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From exploring the untapped possibilities of electronic waste to making space and time for slowness, our master of architecture (MArch) students are envisioning a more dynamic future with designs that advance ideas of sustainability, emerging technology and global communities.
On Slowness and Inhabiting Time
By: Sahel Tahvildari
As a result of today’s accelerated culture, the omnipresence of speed has taken over everyday life. The influence of flexibility and efficiency within contemporary architecture parallels the need for speed. The relationship between speed, time, and presence, guides the mindful body through a layered procession, which unfolds in the creation of an architecture of slowness.
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The Temporal Nature of Architecture
By: Michael Stofko
The desire for permanence that has been fundamental to architecture ignores the actuality of the physical world. The flow of time, linked to the process of articulation, is notably absent, resulting in an architecture that is misconstrued as static, passive, and deterministic. Material formation, symbiotically linked to cultural transience, depicts an architecture with no absolute state, rather, it is constantly becoming.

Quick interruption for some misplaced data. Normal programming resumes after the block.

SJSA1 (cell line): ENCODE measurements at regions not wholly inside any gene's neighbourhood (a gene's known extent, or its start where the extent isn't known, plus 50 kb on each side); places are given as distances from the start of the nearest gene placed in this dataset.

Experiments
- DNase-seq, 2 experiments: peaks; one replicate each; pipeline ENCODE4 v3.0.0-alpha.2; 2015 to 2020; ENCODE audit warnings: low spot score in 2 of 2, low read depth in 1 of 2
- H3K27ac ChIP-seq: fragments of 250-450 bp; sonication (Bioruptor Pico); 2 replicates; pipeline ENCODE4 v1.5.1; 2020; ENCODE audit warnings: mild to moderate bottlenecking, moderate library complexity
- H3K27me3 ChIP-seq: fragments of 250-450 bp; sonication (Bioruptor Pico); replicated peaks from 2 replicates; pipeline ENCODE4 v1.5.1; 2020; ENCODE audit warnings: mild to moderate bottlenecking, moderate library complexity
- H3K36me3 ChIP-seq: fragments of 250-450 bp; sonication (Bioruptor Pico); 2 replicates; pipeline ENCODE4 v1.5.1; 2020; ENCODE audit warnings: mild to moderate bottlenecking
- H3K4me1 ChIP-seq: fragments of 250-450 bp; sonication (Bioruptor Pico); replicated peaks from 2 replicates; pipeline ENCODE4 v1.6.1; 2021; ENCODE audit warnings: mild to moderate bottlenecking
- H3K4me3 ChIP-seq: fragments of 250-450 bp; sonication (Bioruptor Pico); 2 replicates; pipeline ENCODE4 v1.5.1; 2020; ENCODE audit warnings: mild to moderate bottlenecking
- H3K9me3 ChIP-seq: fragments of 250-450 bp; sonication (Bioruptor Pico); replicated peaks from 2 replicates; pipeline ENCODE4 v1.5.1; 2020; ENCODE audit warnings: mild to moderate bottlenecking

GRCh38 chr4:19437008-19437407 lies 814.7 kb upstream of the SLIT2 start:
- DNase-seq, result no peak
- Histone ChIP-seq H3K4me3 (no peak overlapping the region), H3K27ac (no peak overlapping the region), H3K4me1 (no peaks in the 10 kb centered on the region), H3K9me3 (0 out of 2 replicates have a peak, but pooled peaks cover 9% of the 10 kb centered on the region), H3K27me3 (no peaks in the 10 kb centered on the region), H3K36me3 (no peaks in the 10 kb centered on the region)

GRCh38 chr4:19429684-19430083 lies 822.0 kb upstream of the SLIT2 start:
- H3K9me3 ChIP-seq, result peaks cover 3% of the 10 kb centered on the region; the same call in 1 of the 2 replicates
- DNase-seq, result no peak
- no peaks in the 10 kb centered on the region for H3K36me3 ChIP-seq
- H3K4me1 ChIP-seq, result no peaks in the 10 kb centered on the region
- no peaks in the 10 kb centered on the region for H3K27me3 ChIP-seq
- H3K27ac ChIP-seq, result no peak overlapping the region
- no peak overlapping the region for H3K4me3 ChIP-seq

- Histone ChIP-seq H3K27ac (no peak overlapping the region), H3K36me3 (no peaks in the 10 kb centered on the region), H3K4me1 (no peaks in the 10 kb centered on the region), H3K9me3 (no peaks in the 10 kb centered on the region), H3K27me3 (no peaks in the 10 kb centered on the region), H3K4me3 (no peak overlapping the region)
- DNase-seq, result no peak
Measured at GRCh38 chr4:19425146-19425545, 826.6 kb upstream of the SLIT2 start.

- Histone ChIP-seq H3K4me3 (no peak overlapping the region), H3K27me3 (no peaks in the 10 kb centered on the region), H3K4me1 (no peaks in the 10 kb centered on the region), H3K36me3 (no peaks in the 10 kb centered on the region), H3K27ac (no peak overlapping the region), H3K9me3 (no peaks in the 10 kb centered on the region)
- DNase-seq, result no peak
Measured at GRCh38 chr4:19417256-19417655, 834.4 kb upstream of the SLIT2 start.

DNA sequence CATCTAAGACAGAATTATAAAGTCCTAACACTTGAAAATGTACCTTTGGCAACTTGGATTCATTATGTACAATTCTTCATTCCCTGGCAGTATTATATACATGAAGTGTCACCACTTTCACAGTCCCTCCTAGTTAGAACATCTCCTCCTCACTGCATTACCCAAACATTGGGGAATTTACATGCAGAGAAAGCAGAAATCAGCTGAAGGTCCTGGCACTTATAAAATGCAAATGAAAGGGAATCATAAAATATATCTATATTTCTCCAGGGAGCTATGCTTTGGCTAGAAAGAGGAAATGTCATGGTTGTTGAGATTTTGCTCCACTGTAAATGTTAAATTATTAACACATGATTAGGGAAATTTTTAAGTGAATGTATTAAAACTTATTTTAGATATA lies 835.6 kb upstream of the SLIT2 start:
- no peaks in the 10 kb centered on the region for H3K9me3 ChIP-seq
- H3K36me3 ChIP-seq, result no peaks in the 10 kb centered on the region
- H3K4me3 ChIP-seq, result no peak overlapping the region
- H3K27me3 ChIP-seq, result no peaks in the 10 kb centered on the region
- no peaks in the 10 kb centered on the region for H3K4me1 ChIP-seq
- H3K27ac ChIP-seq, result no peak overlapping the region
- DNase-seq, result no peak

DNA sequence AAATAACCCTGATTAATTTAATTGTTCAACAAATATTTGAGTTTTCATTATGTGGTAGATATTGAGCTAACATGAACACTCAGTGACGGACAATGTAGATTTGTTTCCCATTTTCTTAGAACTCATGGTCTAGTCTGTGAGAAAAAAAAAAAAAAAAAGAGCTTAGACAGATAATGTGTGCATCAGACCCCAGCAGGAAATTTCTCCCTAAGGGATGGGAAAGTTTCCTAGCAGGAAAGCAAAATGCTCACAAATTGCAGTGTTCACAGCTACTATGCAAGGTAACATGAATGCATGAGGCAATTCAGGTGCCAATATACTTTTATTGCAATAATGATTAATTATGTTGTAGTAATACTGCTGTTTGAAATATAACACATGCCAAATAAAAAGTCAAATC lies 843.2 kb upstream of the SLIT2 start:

A House of Three Birds
By: Sajith Sabanadesan
Drawing in contemporary architectural design tends to be relegated to a technique for the direct transposition of ideas from concept, to documentation, to construction. This systematic approach focuses the intensity of analysis on the construction of the building, making the drawing subservient to the desired outcome. This design research oscillates between the act and product of drawing to develop a series of experimental plots where one is not told how to participate, but is instead, inventing ways to participate.
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Architecture for a Post-Work World
By: Hussain Patwary
47% to 80% of today’s jobs can be automated in the next twenty years. Most people continue to work in low skill, low wage, manual and service jobs. A dystopic condition will emerge in which governments are dissolved and the working class is exterminated. This thesis attempts, via the use of critical architecture, to challenge the hegemonic order of capitalism and align the future toward a post-work condition.
To Evince Atmospheres